Mental health problems and debt: what you need to know

Posted on 1 December 2021

Written by Chris Galea

Debt problems are undoubtedly linked to mental health problems. In fact, it was recently discovered that 48% of Canadians say they have lost sleep because of financial problems. Symptoms of mental health problems related to debt include lack of sleep, depression, anxiety, paranoia, and feelings of helplessness. In extreme cases, financial issues can also be linked with higher risks of suicide. Some experts have even said financial stress is on the same level as obesity, poverty, and substance abuse. While financial problems can seem overwhelming and can certainly create stress and anxiety, there is always a solution. No matter how bad you believe your debt to be, there is a form of debt relief for you and we are here to help at Spergel. In this article, we discuss the link between mental health problems and debt, and how you can tackle both issues.

How to deal with mental health problems and debt

Financial problems and debt may be more common than you think, with Canada’s net debt reaching $942.5 billion in 2021, up from $253.4 billion in 2020. For this reason, it is little surprise that many Canadians feel their debt is causing them increasing stress. Credit card debt, mortgages, and the desire to maintain a lavish lifestyle can all trigger mental health problems and debt. Mental health and debt can also work the other way around. If, for instance, you are feeling stressed or anxious, you may turn to spending to make yourself feel better. Retail therapy and booking expensive vacations are often forms of instant gratification. This can become a vicious cycle in itself. Psychology Today says that the stress associated with unpaid credit cards and overdue bills can have harmful effects, including depression, anxiety and stress, and addiction or substance abuse. Here are some of the best ways to tackle mental health problems and debt.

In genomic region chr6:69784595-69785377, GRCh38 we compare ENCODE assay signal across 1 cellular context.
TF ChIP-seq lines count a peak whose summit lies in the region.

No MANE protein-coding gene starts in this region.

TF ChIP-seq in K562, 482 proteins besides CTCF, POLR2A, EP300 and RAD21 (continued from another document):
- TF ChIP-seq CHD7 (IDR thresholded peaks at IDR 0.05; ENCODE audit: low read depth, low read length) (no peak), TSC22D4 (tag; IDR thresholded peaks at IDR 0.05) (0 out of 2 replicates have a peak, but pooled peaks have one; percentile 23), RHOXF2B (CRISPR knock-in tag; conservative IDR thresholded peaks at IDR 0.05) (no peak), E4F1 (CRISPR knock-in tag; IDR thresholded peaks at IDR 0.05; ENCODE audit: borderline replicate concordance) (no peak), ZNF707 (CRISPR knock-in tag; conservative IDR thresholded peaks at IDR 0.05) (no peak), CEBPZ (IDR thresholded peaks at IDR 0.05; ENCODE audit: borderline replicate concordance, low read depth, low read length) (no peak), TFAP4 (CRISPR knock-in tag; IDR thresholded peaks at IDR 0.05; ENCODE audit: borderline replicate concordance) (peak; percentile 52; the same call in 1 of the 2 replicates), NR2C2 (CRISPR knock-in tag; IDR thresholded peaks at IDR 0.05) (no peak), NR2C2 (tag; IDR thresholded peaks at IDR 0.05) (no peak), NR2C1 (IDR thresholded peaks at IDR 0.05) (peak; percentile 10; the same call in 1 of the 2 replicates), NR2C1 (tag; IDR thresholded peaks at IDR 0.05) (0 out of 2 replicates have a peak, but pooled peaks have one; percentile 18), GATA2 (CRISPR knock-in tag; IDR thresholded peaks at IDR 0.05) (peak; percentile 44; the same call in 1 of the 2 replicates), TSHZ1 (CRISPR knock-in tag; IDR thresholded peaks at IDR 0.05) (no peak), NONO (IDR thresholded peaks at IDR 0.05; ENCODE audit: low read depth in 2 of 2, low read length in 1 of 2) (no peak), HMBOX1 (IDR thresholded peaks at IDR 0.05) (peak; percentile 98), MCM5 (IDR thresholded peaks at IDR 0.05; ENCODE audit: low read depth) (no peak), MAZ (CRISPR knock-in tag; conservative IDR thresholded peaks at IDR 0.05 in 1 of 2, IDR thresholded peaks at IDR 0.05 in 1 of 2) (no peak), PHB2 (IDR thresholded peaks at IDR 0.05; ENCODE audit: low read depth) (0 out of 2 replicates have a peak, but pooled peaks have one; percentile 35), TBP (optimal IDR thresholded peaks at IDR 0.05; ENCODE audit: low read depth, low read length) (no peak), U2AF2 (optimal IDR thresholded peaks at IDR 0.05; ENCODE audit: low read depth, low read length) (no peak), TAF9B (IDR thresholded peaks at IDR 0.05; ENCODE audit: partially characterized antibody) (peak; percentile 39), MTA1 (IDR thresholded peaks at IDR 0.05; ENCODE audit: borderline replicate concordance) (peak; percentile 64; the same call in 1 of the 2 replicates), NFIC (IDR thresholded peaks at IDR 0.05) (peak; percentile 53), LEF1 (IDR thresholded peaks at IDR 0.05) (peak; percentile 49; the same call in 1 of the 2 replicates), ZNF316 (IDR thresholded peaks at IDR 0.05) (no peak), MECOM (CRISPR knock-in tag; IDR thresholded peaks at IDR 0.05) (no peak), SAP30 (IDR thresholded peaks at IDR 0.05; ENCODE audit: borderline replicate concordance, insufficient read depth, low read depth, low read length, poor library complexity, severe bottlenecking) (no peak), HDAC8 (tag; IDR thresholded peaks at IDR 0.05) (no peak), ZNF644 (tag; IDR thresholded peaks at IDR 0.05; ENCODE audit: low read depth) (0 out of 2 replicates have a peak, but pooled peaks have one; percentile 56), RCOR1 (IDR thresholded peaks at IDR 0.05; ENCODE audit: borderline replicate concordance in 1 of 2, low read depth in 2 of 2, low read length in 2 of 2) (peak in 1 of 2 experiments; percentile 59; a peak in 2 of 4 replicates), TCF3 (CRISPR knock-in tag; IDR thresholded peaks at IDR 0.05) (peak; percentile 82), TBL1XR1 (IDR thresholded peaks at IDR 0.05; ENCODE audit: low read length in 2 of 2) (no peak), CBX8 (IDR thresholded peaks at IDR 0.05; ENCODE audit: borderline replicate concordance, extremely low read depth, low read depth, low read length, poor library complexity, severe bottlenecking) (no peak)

Understand your financial situation

To begin gaining control of your financial situation, you first need to understand it. This requires some organization. First of all, you should get a copy of your credit report and recognize what you owe and any income you bring in. Once you have a detailed view of your current finances, creating a budget is the next step. Having a budget that includes all of your income and outgoings will help you to see where you can perhaps pull back to put more money towards your debt repayments. Although it may seem a little overwhelming initially, this is the first step to taking control of your financial situation.

Differentiate yourself from your debt

There are a number of key factors of good mental health and wellbeing. These include a sense of self, purpose, belonging, resilience, contribution, and enjoyment. If you think you are struggling with mental health and debt, it may be worth assessing yourself against each of these factors. The most important thing to note is that your debt is not a reflection of who you are. Many unfortunate circumstances can happen to anyone that lead to debt, like a divorce or medical bills. Making this distinction is the key to good mental health, and will help you to look at your financial situation with a greater sense of clarity.

Find financial purpose